Is your case stuck in administrative process? We can help you by completing this form.

When Can I Quit My Job?

Spread the love

When can I quit my job?

Hi, I'm Jim Hacking, immigration lawyer practicing law throughout the United States at our office here in Saint Louis, Missouri.

We have some great members of our leads team and one of them, Ellen, she likes to feed me questions that she gets a lot from callers and in fact, Laura C. in our office chimed in today that this is a question we hear a lot.

So this is a scenario where people have applied for an H-1B and have received the benefit, or they've applied for a green card and they've received the employment-based green card and they want to know when can I leave?

I believe the technical answer is you could leave as soon as you get the benefits sought. In other words, once you get that H-1B, from an immigration standpoint, you're a free agent and you could leave. If you have a new employer, who's willing to sponsor you for a "transfer" or a another H-1B.

When you've been awarded an H-1B and you've counted against the cap, then you're going to be more valuable because employers know that you don't count against the cap, that you don't have to go through the lottery because you've already counted against the cap and so a lot of times people wonder, well, if I get my H-1B and I leave right away, what's going to happen?

Well, number one, the employer might come after you for some of the costs or all the costs associated. They can't try to penalize you, but you know, sometimes people sign contracts about the H-1B and you might have the HR people come after you for the money that they spent, the legal fees and the filing fees that they spent, in getting you that H1B. That's certainly fair. That's whether you have a contract or not. They could come after you for those costs.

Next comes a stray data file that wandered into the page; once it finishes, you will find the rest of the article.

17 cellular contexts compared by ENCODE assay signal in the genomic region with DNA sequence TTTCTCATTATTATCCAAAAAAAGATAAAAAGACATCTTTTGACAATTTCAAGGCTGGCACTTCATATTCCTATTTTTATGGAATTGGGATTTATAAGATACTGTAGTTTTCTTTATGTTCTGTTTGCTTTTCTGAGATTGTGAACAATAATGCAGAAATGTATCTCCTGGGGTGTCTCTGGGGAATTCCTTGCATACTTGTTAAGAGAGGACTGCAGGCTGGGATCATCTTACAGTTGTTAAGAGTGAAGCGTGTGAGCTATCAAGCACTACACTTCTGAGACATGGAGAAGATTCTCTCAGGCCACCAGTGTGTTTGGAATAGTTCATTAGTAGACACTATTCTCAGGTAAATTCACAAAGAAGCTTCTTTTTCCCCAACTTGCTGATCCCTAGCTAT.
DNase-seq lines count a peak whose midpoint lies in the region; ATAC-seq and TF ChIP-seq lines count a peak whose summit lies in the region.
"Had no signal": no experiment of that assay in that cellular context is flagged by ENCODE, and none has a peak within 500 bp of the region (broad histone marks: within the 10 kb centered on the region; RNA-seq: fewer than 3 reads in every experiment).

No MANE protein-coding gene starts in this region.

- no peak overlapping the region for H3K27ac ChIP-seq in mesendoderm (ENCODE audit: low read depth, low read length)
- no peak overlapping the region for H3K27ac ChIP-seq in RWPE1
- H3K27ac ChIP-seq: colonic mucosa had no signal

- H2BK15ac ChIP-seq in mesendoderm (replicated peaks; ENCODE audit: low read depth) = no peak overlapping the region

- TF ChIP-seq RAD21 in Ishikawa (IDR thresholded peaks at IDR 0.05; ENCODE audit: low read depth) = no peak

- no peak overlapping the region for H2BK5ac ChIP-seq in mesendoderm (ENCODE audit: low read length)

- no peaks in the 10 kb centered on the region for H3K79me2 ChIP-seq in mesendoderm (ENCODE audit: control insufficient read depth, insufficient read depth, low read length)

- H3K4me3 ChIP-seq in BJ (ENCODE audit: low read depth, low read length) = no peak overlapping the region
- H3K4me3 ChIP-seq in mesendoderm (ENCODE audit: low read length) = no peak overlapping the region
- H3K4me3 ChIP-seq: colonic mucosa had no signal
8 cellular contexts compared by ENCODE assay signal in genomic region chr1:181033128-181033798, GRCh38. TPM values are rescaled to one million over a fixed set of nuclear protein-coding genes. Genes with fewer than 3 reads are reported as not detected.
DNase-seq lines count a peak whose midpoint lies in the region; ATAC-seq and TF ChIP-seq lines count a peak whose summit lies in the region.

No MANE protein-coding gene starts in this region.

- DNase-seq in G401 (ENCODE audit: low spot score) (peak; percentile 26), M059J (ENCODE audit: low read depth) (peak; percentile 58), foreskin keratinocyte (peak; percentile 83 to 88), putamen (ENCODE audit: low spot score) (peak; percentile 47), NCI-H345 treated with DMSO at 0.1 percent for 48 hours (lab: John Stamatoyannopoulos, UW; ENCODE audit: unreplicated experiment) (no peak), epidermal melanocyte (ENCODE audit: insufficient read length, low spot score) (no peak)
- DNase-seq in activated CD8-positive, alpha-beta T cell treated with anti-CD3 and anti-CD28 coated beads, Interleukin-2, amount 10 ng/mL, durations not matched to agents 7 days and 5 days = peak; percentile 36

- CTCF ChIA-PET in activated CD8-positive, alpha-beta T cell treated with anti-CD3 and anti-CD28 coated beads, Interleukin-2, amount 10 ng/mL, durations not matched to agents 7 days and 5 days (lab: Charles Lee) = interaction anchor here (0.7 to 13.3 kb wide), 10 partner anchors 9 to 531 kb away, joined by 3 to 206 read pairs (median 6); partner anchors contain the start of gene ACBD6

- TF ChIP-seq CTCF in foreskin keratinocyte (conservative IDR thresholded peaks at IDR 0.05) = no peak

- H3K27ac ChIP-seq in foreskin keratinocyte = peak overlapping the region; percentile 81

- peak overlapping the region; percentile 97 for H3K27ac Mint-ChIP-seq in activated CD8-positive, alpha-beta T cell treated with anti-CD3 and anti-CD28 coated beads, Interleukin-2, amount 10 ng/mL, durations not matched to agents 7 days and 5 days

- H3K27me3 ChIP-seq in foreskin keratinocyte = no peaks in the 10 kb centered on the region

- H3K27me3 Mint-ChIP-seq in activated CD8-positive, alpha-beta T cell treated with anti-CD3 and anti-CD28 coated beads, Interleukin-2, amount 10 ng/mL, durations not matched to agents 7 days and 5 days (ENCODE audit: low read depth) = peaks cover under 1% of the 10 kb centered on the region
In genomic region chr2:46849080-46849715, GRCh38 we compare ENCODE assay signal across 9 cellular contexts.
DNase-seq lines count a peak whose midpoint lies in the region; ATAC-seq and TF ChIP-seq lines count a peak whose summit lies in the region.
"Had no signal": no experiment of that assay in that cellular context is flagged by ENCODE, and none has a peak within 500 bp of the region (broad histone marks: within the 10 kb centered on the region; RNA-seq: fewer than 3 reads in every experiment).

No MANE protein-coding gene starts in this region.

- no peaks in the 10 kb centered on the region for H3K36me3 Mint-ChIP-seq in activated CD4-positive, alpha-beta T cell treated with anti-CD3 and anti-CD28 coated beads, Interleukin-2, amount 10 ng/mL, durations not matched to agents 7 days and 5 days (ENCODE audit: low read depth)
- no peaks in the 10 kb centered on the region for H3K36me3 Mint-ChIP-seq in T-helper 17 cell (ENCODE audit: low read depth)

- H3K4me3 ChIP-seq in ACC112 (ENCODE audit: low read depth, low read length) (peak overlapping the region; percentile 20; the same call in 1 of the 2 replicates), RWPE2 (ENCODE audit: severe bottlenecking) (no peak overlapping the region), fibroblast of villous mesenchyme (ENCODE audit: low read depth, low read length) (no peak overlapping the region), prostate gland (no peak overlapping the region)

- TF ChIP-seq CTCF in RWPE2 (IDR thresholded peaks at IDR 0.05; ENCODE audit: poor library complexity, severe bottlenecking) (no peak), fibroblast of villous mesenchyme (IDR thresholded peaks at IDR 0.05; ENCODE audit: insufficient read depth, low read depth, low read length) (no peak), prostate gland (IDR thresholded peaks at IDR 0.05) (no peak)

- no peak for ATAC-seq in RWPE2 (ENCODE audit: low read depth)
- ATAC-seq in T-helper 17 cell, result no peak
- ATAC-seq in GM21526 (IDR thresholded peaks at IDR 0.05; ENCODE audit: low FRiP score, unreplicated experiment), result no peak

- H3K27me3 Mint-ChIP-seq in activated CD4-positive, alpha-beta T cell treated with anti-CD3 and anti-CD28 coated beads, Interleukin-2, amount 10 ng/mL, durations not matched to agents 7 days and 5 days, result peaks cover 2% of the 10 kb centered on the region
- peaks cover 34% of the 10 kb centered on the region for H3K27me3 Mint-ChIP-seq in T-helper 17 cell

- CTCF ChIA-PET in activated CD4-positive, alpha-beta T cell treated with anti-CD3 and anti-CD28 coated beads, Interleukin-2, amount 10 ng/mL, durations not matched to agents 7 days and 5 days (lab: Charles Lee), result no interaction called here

So, I think a rule of reason would be about a year. It depends on if there's a contract. Where there's a contract, that's different, but most employers that I've come across are cognizant of that and they're a little bit concerned about it. That's one of the reasons why they don't necessarily want to sponsor someone for an H-1B.

And the same theory sort of goes for the green card. So if an employer has stood by you and renewed your H-1B and filed all these forms for you, I don't think it's good form or the right thing to do, to just leave right away as soon as you get the green card. But if you do get the green card, I think staying around for a while, so at least the employer feels like they got their money's worth is a good thing.

Now, of course, sometimes people have terrible bosses or they're in a bad situation, or they have to move, things like that. That's a separate scenario, but you're always going to want to think what are my contractual obligations? Do I have an agreement to pay back any fees? And if I don't, am I still liable or open for those fees?

Now, like I said, they can't come after you to penalize you. They can't try to make you pay more than they themselves paid to try to keep you there. But at the same time, they can't come after you for their actual out-of-pocket costs.

So if you have questions about this, give us a call at (314) 961-8200. You can email us at info at Be sure to join us in our Facebook group, which is called Immigrant Home and if you liked this video, we ask that you please share it out on social and that you subscribe to our YouTube channel, so that you get updates whenever we make videos, just like this one.

Thanks a lot. Have a nice day.

You May Also Like

Everything You Need to Know About H1B Premium Processing Fee Spread the love The H1B visa is a nonimmigrant visa allowing American employers to hire foreign workers in special positions for a certain period. Specialty occupations usually need a... VIEW POST
Form I-90 Filing Fee Breakdown: Renewing or Replacing Your Green Card Spread the love If you’re a lawful permanent resident (LPR) of the United States, you’re given a green card, also known as a permanent resident card. This legal document... VIEW POST
What Does “USCIS Case Status Denied” Mean? Spread the love The United States Citizenship and Immigration Services (USCIS) handles immigration applications in the U.S. It operates under the United States Department of Homeland Security. USCIS offers... VIEW POST

Download Free Guide 
2024 Immigrant’s Guide to 
Becoming a U.S. Citizen

This guide contains all you need to know to become  
a U.S. citizen.

Download Free Guide 2022 Immigrant’s Guide to Becoming a U.S. Citizen

This guide contains all you need to know
to become a U.S. citizen.

Answers Show
Live every week.